Reply Wed 20 Jan, 2016 04:58 am
@Briancrc,
However you chose to interpret my words, it's a fact thatl i did not insult you, and would appreciate if you could keep it civil. It's in your interest too: you don't want to come across as a sore loser.



Olivier5
 
  1  
Reply Wed 20 Jan, 2016 05:16 am
@Briancrc,
If determinism is a scientific theory, it follows that it should be falsifiable. Can you think of any experiment that could prove determinism wrong?

If not, you're just confusing your metaphysical beliefs with science.

0 Replies
 
Briancrc
 
  2  
Reply Wed 20 Jan, 2016 05:50 am
@Olivier5,
You would like it if you could shift the argument from the examples of determinism presented to a personal attack that never happened. There is no way to map free will onto the patterns in the data presented so you lob the religion word at the argument and then point fingers at the response. "Sore loser"? Playing the word games you chide others for playing? You wouldn't want to come across as a hyoocrite, do you?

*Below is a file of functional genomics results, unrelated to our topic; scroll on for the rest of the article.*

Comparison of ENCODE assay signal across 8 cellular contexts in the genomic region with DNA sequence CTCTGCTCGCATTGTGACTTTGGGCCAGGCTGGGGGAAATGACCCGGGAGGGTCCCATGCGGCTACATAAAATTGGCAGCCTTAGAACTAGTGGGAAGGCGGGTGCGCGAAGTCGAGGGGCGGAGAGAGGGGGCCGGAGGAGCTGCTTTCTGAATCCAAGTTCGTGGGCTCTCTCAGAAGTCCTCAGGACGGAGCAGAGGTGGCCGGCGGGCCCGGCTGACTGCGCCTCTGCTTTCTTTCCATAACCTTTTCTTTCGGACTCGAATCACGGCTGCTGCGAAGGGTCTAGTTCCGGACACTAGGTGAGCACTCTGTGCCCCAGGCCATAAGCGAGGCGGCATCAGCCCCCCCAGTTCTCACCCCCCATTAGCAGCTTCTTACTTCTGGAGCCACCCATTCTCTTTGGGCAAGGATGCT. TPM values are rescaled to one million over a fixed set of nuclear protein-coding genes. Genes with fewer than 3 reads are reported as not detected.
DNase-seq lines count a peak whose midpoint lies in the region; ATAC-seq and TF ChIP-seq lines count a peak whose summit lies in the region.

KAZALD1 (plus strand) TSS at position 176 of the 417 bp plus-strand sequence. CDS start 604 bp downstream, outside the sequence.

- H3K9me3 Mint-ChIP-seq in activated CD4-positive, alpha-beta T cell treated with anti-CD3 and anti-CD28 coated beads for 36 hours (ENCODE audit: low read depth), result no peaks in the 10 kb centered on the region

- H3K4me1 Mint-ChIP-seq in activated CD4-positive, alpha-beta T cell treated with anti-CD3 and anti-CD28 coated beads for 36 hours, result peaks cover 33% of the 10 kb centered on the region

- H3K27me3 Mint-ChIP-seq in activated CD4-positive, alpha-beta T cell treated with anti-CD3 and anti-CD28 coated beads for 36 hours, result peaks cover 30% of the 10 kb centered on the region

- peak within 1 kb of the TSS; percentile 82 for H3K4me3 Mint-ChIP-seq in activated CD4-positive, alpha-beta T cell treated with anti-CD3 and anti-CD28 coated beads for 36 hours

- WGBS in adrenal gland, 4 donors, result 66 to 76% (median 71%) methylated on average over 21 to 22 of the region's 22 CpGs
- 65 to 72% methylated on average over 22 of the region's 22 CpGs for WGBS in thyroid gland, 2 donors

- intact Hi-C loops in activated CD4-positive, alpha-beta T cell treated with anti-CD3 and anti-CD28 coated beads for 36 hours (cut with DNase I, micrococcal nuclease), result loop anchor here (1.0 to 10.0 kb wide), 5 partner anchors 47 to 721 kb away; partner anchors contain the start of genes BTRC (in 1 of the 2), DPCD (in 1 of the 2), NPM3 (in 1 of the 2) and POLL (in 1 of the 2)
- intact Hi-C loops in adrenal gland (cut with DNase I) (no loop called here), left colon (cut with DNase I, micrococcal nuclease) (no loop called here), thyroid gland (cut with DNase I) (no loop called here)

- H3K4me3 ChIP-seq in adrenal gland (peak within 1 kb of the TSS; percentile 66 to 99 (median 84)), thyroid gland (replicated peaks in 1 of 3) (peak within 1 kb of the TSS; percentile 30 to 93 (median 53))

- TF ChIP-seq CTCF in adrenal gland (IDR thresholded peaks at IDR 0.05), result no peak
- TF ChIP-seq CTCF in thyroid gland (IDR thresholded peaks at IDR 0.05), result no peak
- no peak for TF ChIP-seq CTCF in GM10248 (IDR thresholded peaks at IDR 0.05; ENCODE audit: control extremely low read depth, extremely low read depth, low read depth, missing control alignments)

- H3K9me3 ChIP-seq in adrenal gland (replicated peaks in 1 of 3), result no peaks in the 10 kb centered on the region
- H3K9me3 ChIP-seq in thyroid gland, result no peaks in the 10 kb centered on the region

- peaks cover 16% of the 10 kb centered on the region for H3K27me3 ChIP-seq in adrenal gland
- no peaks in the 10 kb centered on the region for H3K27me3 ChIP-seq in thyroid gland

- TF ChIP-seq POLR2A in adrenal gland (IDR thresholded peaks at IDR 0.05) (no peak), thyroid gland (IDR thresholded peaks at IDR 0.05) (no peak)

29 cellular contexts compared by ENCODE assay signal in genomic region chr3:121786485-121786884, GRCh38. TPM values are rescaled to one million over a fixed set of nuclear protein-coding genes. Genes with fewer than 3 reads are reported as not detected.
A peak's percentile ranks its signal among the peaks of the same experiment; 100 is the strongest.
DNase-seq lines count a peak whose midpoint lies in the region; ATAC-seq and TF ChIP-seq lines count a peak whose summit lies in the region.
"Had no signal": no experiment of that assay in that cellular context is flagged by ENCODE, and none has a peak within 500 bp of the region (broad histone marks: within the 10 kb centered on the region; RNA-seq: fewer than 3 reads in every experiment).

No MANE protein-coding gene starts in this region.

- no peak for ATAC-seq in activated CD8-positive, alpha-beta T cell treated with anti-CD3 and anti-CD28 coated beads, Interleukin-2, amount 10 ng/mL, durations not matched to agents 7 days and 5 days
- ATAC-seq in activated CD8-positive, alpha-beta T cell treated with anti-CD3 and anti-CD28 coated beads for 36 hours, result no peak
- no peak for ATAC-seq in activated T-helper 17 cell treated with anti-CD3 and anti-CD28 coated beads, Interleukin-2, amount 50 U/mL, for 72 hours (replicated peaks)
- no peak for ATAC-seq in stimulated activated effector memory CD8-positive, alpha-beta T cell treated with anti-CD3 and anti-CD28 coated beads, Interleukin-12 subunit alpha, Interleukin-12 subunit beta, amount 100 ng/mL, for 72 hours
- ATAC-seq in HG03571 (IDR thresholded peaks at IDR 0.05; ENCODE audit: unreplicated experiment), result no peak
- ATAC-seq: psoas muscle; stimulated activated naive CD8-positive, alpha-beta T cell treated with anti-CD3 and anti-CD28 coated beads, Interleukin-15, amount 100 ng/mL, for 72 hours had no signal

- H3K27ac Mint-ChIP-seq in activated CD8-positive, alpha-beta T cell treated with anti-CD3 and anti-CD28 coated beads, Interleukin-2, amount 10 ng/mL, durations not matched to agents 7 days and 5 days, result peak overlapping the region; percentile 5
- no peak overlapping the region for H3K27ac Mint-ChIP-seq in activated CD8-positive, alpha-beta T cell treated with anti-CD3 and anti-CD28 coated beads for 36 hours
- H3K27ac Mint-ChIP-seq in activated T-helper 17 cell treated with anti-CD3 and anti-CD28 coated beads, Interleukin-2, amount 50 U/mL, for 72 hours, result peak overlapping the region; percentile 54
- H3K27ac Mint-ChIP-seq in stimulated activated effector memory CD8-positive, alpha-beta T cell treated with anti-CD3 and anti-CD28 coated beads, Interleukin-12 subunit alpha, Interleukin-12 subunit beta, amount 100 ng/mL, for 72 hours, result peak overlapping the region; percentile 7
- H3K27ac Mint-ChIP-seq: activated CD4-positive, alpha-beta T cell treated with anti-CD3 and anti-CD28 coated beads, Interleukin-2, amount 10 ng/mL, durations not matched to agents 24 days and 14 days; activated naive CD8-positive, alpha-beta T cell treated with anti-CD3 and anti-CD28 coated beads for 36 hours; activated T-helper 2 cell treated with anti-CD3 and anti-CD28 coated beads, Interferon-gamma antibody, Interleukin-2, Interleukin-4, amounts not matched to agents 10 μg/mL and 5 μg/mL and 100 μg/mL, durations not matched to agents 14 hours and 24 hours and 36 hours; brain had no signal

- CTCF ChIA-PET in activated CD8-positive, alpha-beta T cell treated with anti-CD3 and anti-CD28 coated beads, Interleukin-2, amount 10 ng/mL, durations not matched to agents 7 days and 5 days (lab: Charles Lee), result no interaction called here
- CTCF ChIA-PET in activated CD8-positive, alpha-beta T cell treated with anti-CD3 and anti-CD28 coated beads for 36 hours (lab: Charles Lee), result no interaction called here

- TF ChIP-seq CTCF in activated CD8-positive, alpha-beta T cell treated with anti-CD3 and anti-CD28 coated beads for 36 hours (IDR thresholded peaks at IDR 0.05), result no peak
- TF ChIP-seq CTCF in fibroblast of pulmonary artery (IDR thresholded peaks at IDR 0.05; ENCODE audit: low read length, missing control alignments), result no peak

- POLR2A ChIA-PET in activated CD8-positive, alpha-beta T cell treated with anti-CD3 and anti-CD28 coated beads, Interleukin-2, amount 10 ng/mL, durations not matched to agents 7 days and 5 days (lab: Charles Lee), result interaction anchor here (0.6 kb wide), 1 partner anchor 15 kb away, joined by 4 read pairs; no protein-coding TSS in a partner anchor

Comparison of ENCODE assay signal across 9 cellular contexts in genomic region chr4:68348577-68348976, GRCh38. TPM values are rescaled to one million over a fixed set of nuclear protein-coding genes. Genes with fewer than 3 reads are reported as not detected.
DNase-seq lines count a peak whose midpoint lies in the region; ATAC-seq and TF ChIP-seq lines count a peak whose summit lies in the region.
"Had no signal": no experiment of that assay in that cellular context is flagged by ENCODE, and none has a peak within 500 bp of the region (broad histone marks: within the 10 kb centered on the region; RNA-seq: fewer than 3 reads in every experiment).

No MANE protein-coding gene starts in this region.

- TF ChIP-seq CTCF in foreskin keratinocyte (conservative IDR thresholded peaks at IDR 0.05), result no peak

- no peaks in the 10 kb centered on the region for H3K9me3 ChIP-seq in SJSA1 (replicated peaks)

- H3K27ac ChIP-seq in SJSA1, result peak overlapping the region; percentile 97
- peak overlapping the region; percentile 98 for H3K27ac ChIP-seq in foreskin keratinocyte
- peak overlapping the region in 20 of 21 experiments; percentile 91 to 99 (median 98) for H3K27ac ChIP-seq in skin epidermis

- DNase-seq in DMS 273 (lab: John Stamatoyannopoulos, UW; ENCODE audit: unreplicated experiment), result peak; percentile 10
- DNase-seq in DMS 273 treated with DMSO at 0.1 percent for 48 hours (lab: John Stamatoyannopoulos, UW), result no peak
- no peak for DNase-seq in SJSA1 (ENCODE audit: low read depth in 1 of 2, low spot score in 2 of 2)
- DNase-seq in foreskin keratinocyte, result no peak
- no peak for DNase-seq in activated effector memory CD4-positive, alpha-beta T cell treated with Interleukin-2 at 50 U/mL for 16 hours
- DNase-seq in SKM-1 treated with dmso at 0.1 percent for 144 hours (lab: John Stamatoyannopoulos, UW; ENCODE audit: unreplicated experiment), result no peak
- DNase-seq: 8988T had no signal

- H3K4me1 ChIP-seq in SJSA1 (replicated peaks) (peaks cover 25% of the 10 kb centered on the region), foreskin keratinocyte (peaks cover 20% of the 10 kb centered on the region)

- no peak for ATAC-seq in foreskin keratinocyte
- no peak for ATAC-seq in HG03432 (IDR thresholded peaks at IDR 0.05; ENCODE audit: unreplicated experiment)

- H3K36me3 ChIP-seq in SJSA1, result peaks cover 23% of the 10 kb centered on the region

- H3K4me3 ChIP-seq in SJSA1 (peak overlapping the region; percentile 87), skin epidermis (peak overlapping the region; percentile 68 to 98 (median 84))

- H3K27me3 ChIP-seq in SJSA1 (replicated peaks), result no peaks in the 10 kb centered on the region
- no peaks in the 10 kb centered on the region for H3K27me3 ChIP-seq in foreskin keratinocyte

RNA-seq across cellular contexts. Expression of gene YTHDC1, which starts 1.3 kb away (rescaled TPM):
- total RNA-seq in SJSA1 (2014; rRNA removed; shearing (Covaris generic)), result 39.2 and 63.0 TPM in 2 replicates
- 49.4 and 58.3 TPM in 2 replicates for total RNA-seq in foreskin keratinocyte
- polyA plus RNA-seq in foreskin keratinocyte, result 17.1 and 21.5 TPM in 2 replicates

If you have a true interest in debating the soundness of the position then maybe you might have a weakness to question in the methodology used for the data presented?
Olivier5
 
  1  
Reply Wed 20 Jan, 2016 05:59 am
@Briancrc,
Your data just prove that people can learn. How is that proving determinism? Or behaviorism, for that matter?

Science is a mix of rationalism and empiricism. If you cannot test it, it's not scientific. How can you ever test determinism? Even quantum mechanics, based on underterministic laws, have been said by some to "miss" or "hide" some unkown, underlying deterministic laws.

It's untestable. Pure metaphysics, if religion is now a hate word.
Fil Albuquerque
 
  1  
Reply Wed 20 Jan, 2016 08:03 am
@Briancrc,
He doesn't...yes he is an hypocrite, and moreover he lacks the comprehension skills for distinguishing epistemic problems from ontic ones...last but not least he is a very sour loser with an envious and venal personalitty. Guess why I set in on ignore long ago.
In sum my dear friend, you are wasting your time preaching at a thick wall, but what the hell so long it makes you happy keep at it.
Olivier5
 
  1  
Reply Wed 20 Jan, 2016 08:13 am
@Fil Albuquerque,
It's SORE loser, Fil. You should know... :-)
Fil Albuquerque
 
  1  
Reply Wed 20 Jan, 2016 09:02 am
@Olivier5,
Olivier5 wrote:

It's SORE loser, Fil. You should know... :-)